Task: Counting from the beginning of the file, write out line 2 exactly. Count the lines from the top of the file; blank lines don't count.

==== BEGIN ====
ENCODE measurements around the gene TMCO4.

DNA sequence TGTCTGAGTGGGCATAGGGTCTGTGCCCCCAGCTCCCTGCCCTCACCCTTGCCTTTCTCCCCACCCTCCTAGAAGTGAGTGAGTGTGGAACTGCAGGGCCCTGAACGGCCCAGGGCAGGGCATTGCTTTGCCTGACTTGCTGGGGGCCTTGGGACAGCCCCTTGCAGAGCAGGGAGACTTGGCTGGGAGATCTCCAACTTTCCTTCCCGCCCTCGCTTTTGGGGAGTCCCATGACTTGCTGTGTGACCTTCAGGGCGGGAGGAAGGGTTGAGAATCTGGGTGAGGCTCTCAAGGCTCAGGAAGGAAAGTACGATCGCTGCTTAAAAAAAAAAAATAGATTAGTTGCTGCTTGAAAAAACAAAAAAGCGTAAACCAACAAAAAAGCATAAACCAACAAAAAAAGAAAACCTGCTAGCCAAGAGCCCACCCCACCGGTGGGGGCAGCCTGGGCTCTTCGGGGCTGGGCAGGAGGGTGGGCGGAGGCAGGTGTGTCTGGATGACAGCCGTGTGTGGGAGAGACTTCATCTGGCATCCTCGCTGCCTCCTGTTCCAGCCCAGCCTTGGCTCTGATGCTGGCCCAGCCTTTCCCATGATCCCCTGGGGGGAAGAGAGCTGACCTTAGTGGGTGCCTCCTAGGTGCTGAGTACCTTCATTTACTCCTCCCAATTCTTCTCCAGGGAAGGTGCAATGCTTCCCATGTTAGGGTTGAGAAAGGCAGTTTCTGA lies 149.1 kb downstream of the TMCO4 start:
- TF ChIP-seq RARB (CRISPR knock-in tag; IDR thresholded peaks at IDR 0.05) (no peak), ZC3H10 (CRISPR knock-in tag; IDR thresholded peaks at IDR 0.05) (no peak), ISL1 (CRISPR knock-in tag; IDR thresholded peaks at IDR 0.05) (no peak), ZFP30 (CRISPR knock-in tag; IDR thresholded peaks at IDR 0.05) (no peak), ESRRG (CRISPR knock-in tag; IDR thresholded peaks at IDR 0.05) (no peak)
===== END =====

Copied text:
DNA sequence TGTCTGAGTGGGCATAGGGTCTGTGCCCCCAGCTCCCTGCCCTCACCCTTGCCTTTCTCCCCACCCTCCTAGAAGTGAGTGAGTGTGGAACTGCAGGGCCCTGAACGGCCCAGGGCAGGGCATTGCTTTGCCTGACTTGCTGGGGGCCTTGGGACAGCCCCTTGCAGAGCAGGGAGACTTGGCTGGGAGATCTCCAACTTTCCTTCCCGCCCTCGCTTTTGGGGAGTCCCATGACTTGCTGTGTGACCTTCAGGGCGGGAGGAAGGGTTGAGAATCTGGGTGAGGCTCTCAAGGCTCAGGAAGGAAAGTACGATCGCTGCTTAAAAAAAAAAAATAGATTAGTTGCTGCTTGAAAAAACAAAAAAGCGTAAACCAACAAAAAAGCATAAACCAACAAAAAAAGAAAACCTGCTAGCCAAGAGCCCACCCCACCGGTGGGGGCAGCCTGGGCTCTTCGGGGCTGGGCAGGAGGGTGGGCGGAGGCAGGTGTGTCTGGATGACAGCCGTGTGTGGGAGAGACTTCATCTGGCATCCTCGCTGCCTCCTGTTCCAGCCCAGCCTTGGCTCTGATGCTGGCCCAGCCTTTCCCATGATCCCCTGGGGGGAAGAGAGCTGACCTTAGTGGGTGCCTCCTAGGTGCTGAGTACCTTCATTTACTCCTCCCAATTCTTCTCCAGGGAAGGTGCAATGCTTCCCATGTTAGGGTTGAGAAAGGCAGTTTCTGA lies 149.1 kb downstream of the TMCO4 start: